Subject: MAX Digest - 24 Aug 1998 to 25 Aug 1998
Date: Wed, 26 Aug 1998 00:00:00 -0400
From: Automatic digest processor 
Reply-To: MAX - Interactive Music/Multimedia Standard Environments
     
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There are 4 messages totalling 142 lines in this issue.

Topics of the day:

  1. Fast time-stretching with MSP? (3)
  2. CV-to-MIDI

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Date:    Mon, 24 Aug 1998 21:42:11 -0700
From:    jhno 
Subject: Re: Fast time-stretching with MSP?

>Is there a way to do such fast audio time-stretching with MSP?

i think the most straightforward and effective way to do this is to simply
vary the playback speed of the audio (from a buffer~, presumably), and
shift the pitch simultaneously to compensate for the variation. getting
this to sound good is a bit of a challenge...

the only pitch-shifting i know in msp is from ircam's "jimmies" collection,
or perhaps from a vst plugin. any others out there?

i have a denon dual-well dj cd player that does this - it can change both
speed and pitch of playback, and it has a mode where you can speed up and
slow down the piece without changing its pitch! it auto-corrects. it lags a
little if you change it too fast, but otherwise sounds quite good.

my eventude h-3000 also has some nice real-time pitch/time shifting.

good luck-
jhno

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Date:    Mon, 24 Aug 1998 23:32:02 -0700
From:    Les Stuck 
Subject: Re: Fast time-stretching with MSP?

>Imagine conducting a virtual orchestra: ... recording
>time-stretch
>user can influence the speed ...by "conducting"
>([using]...some MIDI ...device).
>loading, say, 1/4 second chunks of the digital
>audio recording into memory, and then stretch them

well, typically one would use 50ms chunks and lots of them and
call it granular synthesis. it works pretty well on
non-percussive orchestral stuff. a twisted example of granular
sampling using msp is at:
http://zeep.com/les/web/digi.html

i'm sure there are other techniques possible in msp, most of
which involving some sort of time-windowing scheme, but i bet
producing an accurate beat/tempo map from gestures is much
more difficult.

and tell me, who would enjoy conducting a virtual orchestra?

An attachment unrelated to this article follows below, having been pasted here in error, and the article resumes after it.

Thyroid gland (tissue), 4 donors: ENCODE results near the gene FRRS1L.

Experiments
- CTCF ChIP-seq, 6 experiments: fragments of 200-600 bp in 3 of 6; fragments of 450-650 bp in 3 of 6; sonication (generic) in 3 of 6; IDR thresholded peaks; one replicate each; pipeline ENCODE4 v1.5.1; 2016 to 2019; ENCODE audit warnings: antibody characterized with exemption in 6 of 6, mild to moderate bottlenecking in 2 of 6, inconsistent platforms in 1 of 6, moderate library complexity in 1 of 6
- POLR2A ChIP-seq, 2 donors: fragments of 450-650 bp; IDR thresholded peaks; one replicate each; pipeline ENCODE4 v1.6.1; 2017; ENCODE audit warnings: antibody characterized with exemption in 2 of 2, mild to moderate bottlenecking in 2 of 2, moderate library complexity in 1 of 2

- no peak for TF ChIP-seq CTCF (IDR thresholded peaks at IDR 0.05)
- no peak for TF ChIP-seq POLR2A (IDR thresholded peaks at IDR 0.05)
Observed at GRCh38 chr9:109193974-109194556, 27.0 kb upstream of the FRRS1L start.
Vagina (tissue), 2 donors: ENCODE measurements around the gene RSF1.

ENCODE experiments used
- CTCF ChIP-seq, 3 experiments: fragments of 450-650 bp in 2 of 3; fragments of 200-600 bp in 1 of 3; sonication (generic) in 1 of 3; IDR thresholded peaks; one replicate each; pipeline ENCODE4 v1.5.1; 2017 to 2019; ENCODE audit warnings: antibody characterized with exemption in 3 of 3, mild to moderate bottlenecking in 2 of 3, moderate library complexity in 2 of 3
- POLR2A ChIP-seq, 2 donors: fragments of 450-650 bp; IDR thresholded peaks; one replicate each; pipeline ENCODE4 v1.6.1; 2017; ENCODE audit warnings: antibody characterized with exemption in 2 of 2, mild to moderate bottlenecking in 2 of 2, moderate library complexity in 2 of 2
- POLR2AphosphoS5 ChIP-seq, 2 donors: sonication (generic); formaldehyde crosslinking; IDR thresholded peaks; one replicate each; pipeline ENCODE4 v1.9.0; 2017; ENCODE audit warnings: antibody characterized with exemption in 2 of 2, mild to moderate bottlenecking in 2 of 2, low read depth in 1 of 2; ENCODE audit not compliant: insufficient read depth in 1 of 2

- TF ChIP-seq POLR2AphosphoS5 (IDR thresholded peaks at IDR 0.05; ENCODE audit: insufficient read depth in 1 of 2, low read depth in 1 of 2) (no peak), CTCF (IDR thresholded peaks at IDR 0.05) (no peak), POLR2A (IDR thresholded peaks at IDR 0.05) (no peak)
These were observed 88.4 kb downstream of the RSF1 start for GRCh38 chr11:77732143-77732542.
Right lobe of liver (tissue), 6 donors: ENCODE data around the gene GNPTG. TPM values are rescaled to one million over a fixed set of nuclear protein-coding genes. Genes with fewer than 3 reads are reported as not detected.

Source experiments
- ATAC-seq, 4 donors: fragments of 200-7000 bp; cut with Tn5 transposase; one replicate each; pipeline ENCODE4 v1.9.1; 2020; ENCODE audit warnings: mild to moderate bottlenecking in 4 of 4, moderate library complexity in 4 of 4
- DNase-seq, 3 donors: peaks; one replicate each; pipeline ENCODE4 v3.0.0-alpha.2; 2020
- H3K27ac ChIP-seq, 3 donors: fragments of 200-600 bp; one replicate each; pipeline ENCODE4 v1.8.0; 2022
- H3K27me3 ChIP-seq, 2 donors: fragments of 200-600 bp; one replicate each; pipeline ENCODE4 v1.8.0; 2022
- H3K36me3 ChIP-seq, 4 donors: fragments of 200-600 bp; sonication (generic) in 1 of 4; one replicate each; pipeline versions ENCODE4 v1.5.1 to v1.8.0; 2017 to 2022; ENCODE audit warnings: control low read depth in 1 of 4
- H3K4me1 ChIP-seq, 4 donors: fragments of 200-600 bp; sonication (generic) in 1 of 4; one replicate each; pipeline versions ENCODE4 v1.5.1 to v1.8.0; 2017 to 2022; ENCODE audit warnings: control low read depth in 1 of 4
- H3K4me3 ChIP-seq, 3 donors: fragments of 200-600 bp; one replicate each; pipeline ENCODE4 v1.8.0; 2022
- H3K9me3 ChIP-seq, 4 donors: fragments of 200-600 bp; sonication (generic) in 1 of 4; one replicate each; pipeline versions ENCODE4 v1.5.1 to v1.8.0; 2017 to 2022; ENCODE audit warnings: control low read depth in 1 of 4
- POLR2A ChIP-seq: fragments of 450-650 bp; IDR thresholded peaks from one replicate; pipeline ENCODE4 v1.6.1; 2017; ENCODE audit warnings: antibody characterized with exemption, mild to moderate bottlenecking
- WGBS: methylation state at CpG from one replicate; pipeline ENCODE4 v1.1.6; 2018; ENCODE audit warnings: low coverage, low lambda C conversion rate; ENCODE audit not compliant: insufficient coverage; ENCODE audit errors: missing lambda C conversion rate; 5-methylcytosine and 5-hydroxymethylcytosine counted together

certainly not a conductor! so we're talking about something
like an installation or performance or a game in which
inexperienced people conduct, and that makes it even more
difficult to track tempo.

if you had a situation where a performer could rehearse with
the system, neural networks would certainly be interesting.
check out:
http://cnmat.CNMAT.Berkeley.EDU/MAX/neural-net.html

in any case, i wish you luck. if you get this to work, you'll
make millions in karaoke bars.

les

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Date:    Tue, 25 Aug 1998 10:43:00 +0200
From:    Oeyvind Brandtsegg 
Subject: Re: Fast time-stretching with MSP?

Just my 2 penniworth on the subject:

How about using an fft analysis/resynthesis approach ?
I haven't used MSP yet, because I currently don't have a machine good
enough to run it, but I've done fft resynthesis in realtime with Csound.
I then let a Dimension Beam (IR-sensor) directly control the time
progression of the sound. With this method I'm able to finely control
how the time parameter of the sound is affected.
I guess it would not be hard to implement that in MSP either.
Sound quality is largely dependent on hardware speed, though.

What would be the *real* cool thing is if you could fft-analyse in
realtime too, and do time-stretch of audio input.

And ,btw, I bet there is some way to get a fairly good tempo map from
gestural input, though I myself have never delved into that use.

Oeyvind Brandtsegg
mailto:obrandts@online.no

> >Imagine conducting a virtual orchestra: ... recording
> >time-stretch
> >user can influence the speed ...by "conducting"
> >([using]...some MIDI ...device).
> >loading, say, 1/4 second chunks of the digital
> >audio recording into memory, and then stretch them
>
> well, typically one would use 50ms chunks and lots of them and
> call it granular synthesis. it works pretty well on

>

[snip]

> i'm sure there are other techniques possible in msp, most of
> which involving some sort of time-windowing scheme, but i bet
> producing an accurate beat/tempo map from gestures is much
> more difficult.
>

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Date:    Tue, 25 Aug 1998 13:22:19 -0500
From:    Ed Hartley 
Subject: CV-to-MIDI

Quick question:

can anyone recommend a small, cheap, simple CV-to-MIDI converter? I want to
use it with a Yamaha FC-9 pedal, which has a 50k ohm impedance.

Thanks

Ed Hartley

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End of MAX Digest - 24 Aug 1998 to 25 Aug 1998
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